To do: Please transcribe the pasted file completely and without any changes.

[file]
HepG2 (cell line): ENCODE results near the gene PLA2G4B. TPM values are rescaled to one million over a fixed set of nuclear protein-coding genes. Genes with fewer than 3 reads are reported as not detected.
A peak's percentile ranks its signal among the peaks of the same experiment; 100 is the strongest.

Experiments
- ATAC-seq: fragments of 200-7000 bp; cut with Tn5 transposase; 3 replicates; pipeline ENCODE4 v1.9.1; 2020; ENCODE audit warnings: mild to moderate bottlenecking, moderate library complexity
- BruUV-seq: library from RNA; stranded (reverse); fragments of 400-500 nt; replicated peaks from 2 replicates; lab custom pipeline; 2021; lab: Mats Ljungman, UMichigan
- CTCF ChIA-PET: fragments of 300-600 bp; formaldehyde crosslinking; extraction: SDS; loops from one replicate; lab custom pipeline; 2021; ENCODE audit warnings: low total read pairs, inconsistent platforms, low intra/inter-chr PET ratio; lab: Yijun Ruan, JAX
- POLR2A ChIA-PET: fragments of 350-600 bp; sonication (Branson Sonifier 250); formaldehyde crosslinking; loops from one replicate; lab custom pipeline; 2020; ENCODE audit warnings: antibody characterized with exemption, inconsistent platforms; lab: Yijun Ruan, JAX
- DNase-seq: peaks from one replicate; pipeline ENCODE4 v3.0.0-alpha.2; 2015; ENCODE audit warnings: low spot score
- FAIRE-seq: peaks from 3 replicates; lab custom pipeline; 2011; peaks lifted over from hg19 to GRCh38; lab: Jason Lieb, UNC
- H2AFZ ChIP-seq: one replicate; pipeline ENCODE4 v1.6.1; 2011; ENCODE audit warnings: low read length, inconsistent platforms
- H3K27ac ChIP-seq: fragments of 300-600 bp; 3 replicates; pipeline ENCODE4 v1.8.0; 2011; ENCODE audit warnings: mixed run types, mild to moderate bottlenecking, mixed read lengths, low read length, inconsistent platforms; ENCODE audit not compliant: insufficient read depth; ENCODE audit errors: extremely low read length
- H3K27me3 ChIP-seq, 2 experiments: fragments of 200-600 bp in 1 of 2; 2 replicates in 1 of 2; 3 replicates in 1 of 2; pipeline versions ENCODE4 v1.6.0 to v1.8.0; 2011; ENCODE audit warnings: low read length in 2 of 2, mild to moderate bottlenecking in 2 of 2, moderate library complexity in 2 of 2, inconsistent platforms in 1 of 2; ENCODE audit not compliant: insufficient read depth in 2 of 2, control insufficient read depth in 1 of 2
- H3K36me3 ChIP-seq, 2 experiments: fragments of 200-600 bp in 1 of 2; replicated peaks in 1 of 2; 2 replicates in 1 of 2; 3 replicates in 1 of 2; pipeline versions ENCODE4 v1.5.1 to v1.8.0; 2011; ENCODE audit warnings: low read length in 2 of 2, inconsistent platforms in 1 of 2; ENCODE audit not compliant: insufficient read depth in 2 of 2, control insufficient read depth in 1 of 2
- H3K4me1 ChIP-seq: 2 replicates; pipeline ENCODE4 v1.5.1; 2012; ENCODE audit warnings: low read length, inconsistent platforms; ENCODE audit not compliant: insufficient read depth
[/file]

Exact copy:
HepG2 (cell line): ENCODE results near the gene PLA2G4B. TPM values are rescaled to one million over a fixed set of nuclear protein-coding genes. Genes with fewer than 3 reads are reported as not detected.
A peak's percentile ranks its signal among the peaks of the same experiment; 100 is the strongest.

Experiments
- ATAC-seq: fragments of 200-7000 bp; cut with Tn5 transposase; 3 replicates; pipeline ENCODE4 v1.9.1; 2020; ENCODE audit warnings: mild to moderate bottlenecking, moderate library complexity
- BruUV-seq: library from RNA; stranded (reverse); fragments of 400-500 nt; replicated peaks from 2 replicates; lab custom pipeline; 2021; lab: Mats Ljungman, UMichigan
- CTCF ChIA-PET: fragments of 300-600 bp; formaldehyde crosslinking; extraction: SDS; loops from one replicate; lab custom pipeline; 2021; ENCODE audit warnings: low total read pairs, inconsistent platforms, low intra/inter-chr PET ratio; lab: Yijun Ruan, JAX
- POLR2A ChIA-PET: fragments of 350-600 bp; sonication (Branson Sonifier 250); formaldehyde crosslinking; loops from one replicate; lab custom pipeline; 2020; ENCODE audit warnings: antibody characterized with exemption, inconsistent platforms; lab: Yijun Ruan, JAX
- DNase-seq: peaks from one replicate; pipeline ENCODE4 v3.0.0-alpha.2; 2015; ENCODE audit warnings: low spot score
- FAIRE-seq: peaks from 3 replicates; lab custom pipeline; 2011; peaks lifted over from hg19 to GRCh38; lab: Jason Lieb, UNC
- H2AFZ ChIP-seq: one replicate; pipeline ENCODE4 v1.6.1; 2011; ENCODE audit warnings: low read length, inconsistent platforms
- H3K27ac ChIP-seq: fragments of 300-600 bp; 3 replicates; pipeline ENCODE4 v1.8.0; 2011; ENCODE audit warnings: mixed run types, mild to moderate bottlenecking, mixed read lengths, low read length, inconsistent platforms; ENCODE audit not compliant: insufficient read depth; ENCODE audit errors: extremely low read length
- H3K27me3 ChIP-seq, 2 experiments: fragments of 200-600 bp in 1 of 2; 2 replicates in 1 of 2; 3 replicates in 1 of 2; pipeline versions ENCODE4 v1.6.0 to v1.8.0; 2011; ENCODE audit warnings: low read length in 2 of 2, mild to moderate bottlenecking in 2 of 2, moderate library complexity in 2 of 2, inconsistent platforms in 1 of 2; ENCODE audit not compliant: insufficient read depth in 2 of 2, control insufficient read depth in 1 of 2
- H3K36me3 ChIP-seq, 2 experiments: fragments of 200-600 bp in 1 of 2; replicated peaks in 1 of 2; 2 replicates in 1 of 2; 3 replicates in 1 of 2; pipeline versions ENCODE4 v1.5.1 to v1.8.0; 2011; ENCODE audit warnings: low read length in 2 of 2, inconsistent platforms in 1 of 2; ENCODE audit not compliant: insufficient read depth in 2 of 2, control insufficient read depth in 1 of 2
- H3K4me1 ChIP-seq: 2 replicates; pipeline ENCODE4 v1.5.1; 2012; ENCODE audit warnings: low read length, inconsistent platforms; ENCODE audit not compliant: insufficient read depth